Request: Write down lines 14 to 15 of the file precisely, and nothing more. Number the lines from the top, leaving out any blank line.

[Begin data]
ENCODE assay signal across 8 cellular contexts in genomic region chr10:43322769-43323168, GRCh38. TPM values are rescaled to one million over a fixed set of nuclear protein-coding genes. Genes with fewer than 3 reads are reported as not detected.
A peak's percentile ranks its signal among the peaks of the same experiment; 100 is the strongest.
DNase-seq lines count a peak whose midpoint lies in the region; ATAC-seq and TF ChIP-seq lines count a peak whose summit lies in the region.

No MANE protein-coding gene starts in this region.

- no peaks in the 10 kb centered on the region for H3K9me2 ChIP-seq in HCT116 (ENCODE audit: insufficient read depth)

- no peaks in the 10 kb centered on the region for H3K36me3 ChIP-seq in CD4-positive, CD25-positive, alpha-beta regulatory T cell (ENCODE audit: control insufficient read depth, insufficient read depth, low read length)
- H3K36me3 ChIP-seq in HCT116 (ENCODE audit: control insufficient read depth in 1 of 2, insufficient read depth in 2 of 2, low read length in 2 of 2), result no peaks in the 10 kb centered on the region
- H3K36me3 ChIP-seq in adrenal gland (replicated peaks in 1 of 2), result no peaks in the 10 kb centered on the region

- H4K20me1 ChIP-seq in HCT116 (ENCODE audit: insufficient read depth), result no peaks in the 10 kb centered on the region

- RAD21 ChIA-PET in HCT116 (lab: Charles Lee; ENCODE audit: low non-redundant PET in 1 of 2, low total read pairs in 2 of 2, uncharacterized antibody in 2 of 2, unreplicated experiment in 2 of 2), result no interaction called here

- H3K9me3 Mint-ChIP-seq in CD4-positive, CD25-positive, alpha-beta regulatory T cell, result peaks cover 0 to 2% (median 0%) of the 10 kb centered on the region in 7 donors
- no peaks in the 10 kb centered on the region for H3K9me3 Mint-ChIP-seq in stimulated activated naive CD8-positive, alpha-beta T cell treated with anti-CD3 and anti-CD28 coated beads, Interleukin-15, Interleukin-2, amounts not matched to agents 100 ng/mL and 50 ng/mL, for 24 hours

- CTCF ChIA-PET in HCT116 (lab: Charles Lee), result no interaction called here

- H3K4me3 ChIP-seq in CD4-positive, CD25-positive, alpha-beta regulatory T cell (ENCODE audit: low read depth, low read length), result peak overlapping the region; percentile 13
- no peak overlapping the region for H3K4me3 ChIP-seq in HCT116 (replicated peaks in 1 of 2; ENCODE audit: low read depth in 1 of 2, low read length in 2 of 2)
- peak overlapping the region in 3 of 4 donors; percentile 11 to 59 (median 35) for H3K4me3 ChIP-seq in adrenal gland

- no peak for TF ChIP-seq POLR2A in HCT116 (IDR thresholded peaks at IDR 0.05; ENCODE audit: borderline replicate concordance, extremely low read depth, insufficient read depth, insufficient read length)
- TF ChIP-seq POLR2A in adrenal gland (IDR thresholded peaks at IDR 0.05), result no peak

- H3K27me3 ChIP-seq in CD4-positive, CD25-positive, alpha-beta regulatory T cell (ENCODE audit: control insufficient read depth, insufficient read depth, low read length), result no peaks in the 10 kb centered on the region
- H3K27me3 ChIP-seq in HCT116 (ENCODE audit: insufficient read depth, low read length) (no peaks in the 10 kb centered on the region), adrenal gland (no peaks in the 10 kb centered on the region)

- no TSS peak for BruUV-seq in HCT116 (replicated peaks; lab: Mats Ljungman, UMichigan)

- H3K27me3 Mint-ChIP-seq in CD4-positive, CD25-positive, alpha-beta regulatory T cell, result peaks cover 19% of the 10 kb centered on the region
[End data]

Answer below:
- H3K4me3 ChIP-seq in CD4-positive, CD25-positive, alpha-beta regulatory T cell (ENCODE audit: low read depth, low read length), result peak overlapping the region; percentile 13
- no peak overlapping the region for H3K4me3 ChIP-seq in HCT116 (replicated peaks in 1 of 2; ENCODE audit: low read depth in 1 of 2, low read length in 2 of 2)